[32] The model defined by equation (4) was evaluated using the location-specific probabilities of cloud obstruction of the direct beam radiation. This model tended to overestimate the Dλ of the skies with OVC and BKN cloud fractions and slightly underestimate the Dλ for the skies with the FEW and SCT cloud classes (Figure 9). Within the UVB wave band, the model MBE was 0.001 while the RMSE was 0.035. Within the UVA wave band, the model MBE was 0.003 and the RMSE was −0.030. For all wavelengths and cloud classes combined, the MBE and RMSE of the model was 0.004 and 0.037, respectively. The RMSE of both wave bands and all wavelengths were largely accounted for by the expected 0.025 error in the measured Dλ. The RMSE was linearly correlated with the variability in AOD (r = 0.61) with the greatest errors at low solar zenith angles where spacing between the radiation and cloud fraction measurements would have their greatest impact. The assumption of Dunobs = Dλ(clr) resulted in errors in the modeling of the term PunobsDunobs in equation (3) that lay between −0.005 to +0.03 (Figure 7b). The assumption that Dobs = Dλ(ovc) resulted in errors in the modeling of the term PobsDobs in equation (3) of between −0.07 to +0.03 (Figure 8b). The tendency for the Dobs at lower cloud cover to have greater differences from the OVC than at higher cloud cover may explain the underestimation of the equation (3) model (Figure 7) but clearly will not account for the overestimation of Dλ under OVC skies.

Figure 9.

Model error for the two component model with respect to (a) wavelength and (b) cloud fraction. Bars are standard deviations of the error.

[33] The two component model of equation (5) was simplified by assuming Dobs = 1.0 instead of using location and cloud fraction-specific values for Dλ(ovc) since theoretically we would expect Dλ(ovc) = 1.0 and since Dobs was within +0.01 to −0.05 of Dλ(ovc) in the UVB wave band. This simplified model,

equation image

was nearly as accurate as the location-specific model described above. For all locations and cloud classes combined, the MBE for both the UVA and UVB wave band was −0.003 while the RMSE was 0.04 for the UVB wave band and 0.03 for the UVA wave band. Further simplifying the equation (7) model by using the mean values of Punobs(sky) from Table 2 resulted in a decrease in accuracy to a RMSE of 0.05 and MBE of 0.01 for the UVB wave band and a RMSE of 0.06 and MBE of 0.03 for the UVA wave band. This accuracy is approximately that of the empirical model of equation (5). This indicates that without also having location-specific values for Punobs(sky), the use of location-specific values for Dλ(clr) does not contribute to the accurate modeling of partly cloudy DUVA or DUVB. Differences in the frequency of occurrence of a given cloud type and the presence of unmeasured mid and upper level clouds between locations probably limit the accuracy of such generalized models.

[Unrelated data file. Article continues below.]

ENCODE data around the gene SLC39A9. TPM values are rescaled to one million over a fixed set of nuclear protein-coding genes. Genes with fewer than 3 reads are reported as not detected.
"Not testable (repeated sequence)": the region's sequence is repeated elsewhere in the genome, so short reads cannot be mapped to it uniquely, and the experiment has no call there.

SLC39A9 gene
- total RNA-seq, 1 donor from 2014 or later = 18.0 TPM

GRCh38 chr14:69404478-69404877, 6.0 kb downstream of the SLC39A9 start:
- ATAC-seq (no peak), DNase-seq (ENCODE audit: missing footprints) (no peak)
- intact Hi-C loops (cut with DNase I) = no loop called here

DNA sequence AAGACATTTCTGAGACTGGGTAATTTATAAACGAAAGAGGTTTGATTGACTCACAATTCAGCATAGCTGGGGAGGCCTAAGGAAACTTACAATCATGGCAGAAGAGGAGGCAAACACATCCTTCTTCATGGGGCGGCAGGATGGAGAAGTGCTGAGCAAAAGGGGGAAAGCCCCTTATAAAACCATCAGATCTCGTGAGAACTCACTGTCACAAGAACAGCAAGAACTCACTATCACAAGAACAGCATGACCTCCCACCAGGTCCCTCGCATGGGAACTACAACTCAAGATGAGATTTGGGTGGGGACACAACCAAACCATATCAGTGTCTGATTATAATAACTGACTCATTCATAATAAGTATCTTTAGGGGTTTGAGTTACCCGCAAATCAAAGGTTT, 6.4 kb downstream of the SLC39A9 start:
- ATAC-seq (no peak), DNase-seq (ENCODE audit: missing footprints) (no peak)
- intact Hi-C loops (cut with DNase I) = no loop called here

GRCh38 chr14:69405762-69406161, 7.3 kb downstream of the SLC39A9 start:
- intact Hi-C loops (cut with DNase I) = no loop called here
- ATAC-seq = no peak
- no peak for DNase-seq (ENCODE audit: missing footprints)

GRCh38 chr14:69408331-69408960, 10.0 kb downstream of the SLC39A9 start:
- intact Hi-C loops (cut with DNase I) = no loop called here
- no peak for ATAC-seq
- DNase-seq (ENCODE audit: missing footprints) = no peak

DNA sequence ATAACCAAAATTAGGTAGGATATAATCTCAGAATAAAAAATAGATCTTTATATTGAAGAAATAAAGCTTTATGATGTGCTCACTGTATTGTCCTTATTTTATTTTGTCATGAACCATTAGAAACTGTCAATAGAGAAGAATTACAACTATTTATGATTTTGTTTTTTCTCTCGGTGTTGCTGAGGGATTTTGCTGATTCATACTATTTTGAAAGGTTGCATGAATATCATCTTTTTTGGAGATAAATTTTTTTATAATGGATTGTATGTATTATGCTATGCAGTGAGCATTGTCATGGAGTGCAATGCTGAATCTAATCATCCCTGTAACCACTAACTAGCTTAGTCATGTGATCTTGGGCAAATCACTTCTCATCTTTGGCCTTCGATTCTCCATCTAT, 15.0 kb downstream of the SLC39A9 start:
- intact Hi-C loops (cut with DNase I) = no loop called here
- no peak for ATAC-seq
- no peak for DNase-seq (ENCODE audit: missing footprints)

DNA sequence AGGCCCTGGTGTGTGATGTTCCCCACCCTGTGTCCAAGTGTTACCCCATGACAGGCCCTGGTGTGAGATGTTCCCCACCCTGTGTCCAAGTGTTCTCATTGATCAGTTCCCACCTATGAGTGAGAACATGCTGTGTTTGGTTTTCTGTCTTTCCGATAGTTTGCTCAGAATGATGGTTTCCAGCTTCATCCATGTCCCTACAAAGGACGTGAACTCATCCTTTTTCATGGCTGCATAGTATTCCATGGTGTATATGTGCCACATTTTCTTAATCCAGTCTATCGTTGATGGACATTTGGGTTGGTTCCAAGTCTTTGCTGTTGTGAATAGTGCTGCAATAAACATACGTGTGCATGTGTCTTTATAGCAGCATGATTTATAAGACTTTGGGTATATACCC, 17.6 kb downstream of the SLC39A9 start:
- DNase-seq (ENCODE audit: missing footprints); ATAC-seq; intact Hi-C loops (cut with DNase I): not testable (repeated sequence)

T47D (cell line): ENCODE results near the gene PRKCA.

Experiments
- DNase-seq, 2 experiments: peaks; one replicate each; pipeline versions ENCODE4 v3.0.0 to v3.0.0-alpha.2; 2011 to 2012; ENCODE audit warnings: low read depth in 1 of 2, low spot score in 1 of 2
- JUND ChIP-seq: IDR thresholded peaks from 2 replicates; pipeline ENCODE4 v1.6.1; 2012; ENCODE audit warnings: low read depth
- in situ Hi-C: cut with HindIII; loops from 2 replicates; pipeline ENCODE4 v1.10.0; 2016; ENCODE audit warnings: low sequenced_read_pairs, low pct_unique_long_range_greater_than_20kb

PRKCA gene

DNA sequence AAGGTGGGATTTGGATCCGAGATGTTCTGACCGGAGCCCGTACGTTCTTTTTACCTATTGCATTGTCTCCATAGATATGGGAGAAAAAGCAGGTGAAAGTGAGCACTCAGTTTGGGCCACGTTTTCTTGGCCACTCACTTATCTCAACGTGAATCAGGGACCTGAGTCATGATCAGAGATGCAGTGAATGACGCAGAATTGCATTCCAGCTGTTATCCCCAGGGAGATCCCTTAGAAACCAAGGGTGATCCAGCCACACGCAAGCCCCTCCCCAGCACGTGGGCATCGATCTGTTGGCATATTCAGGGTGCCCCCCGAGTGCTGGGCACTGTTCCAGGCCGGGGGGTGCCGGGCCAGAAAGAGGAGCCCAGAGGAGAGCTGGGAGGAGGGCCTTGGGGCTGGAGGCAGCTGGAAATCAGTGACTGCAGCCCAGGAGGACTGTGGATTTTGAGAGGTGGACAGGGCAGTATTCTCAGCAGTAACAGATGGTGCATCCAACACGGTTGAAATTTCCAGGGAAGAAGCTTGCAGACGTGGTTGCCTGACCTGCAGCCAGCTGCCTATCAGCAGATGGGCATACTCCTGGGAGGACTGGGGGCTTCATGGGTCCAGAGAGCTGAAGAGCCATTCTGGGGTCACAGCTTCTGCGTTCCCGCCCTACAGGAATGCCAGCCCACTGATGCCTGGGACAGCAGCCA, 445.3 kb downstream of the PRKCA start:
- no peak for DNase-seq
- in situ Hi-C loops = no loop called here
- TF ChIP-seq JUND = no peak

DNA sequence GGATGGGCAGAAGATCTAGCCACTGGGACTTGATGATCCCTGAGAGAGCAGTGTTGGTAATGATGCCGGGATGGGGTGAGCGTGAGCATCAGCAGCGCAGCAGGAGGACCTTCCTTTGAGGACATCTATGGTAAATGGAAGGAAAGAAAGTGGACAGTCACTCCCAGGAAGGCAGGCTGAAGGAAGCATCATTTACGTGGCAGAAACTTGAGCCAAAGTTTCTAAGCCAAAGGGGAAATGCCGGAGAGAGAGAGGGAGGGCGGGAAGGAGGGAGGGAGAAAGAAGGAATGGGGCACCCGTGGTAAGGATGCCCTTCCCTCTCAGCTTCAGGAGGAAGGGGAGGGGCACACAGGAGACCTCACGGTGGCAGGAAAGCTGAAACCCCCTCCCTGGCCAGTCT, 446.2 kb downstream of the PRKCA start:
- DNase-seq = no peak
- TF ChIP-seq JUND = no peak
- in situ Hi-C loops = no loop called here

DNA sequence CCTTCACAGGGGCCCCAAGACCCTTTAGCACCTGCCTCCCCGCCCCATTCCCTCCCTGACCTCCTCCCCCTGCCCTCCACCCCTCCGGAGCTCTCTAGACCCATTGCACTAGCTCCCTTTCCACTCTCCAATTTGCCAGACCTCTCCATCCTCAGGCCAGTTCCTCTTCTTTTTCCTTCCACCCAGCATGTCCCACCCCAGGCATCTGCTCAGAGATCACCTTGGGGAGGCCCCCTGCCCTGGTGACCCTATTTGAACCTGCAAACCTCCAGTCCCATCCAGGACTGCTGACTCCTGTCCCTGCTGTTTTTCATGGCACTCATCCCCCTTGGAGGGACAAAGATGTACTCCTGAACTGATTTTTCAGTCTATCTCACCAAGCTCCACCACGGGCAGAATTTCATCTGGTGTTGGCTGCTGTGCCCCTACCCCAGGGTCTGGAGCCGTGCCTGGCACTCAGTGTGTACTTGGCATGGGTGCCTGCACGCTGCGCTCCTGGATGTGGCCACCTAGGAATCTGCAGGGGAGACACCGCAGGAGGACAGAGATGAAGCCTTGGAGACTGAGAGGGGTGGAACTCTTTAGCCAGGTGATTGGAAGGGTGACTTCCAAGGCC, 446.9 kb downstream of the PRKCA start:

4. Conclusions

[34] Three models were developed in this study (Table 4). The differences in the accuracy of estimating DUVA and DUVB with a given model were small. Of the two models developed to estimate the diffuse fraction of UVA and UVB under partly cloudy skies, the two component semiempirical model of equation (7) was more accurate than the empirical model of equation (5). Although less accurate than the two-component model, the empirical model of the solar UV diffuse fraction under partly cloudy skies required fewer measured values than the two-component model (Table 4). In the absence of location-specific values for Punobs(sky), the empirical model provided as accurate an estimate of partly cloudy DUVA or DUVB as the two-component model. It is recommended that the empirical models of DUVA or DUVB be used unless location-specific information on Punobs(sky) for all cloud fractions and clear sky DUVA or DUVB is available. If the location-specific information is available, then the two-component model of equation (7) should be used. Care needs to be used when using the models developed here for a specific location since the models are based on the use of USA National Weather Service ASOS observations that do not measure clouds higher than 3.6 km.

Table 4. Model Summary
Model OutputModelModel InputsParameters
DUVB, DUVAequation (4)Locally measured Punobs(C)None
Locally measured Dλ(clr)
Locally measured Dλ(ovc)
DUVB, DUVAequation (5)ASOS derived CIn text
θ
DUVB, DUVAequation (7)Punobs(C) from Table 2 or local measurementsNone
Locally measured Dλ(clr)
DUVB, DUVA cloud incrementequation (6)ASOS derived CIn text
θ

Acknowledgments

[35] Thanks go to Dave Bigelow, who died June 10, 2000, for his quality assurance of the data used in this study. Research was funded in part by the Purdue Agricultural Experiment Station and USDA agreement 99-34263-8566. This paper is journal paper 16631 of the Purdue Agricultural Experiment Station.

Ancillary